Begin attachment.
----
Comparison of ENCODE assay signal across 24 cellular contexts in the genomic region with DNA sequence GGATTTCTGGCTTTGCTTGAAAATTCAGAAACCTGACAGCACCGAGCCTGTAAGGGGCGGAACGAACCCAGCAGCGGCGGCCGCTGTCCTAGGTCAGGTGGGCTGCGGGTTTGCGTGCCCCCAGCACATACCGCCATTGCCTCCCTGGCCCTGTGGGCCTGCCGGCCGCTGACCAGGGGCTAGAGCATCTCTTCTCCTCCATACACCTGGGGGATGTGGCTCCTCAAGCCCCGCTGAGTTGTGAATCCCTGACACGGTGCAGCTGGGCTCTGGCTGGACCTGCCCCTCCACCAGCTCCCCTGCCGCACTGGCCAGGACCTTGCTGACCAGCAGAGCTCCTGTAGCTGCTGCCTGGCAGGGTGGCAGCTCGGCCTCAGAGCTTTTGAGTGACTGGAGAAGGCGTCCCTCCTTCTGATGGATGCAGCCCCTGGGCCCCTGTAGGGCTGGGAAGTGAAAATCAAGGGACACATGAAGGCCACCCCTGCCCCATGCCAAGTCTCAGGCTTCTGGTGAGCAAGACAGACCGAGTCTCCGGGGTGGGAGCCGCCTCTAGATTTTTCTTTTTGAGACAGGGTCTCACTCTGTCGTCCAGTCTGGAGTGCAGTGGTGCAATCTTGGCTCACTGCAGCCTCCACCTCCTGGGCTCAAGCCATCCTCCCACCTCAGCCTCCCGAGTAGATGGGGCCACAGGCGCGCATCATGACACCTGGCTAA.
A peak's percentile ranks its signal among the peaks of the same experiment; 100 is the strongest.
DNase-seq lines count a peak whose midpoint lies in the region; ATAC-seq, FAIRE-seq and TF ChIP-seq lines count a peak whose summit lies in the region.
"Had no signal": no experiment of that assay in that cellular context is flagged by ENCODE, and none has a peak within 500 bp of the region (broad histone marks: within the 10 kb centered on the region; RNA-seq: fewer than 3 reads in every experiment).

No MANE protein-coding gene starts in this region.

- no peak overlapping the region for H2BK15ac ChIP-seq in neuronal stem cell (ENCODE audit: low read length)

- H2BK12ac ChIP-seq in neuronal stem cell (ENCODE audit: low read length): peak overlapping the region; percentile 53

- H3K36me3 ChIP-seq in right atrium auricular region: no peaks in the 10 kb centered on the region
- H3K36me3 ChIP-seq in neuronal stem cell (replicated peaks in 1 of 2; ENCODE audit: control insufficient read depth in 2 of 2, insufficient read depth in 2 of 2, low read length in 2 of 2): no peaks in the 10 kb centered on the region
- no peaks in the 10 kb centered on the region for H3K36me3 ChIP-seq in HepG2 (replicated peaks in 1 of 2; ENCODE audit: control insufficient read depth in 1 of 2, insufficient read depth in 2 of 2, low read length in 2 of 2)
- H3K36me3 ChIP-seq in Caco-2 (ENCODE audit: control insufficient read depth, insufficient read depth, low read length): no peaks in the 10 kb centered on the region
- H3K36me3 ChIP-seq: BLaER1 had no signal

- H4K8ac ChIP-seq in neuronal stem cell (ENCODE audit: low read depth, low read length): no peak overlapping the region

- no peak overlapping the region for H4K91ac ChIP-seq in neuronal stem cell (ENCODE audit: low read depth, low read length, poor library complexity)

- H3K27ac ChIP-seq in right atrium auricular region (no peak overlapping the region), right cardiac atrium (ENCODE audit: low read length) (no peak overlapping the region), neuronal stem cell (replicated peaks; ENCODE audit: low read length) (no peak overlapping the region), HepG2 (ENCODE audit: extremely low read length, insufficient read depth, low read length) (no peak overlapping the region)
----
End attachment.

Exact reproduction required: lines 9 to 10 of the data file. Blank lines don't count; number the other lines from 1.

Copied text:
- H3K36me3 ChIP-seq in neuronal stem cell (replicated peaks in 1 of 2; ENCODE audit: control insufficient read depth in 2 of 2, insufficient read depth in 2 of 2, low read length in 2 of 2): no peaks in the 10 kb centered on the region
- no peaks in the 10 kb centered on the region for H3K36me3 ChIP-seq in HepG2 (replicated peaks in 1 of 2; ENCODE audit: control insufficient read depth in 1 of 2, insufficient read depth in 2 of 2, low read length in 2 of 2)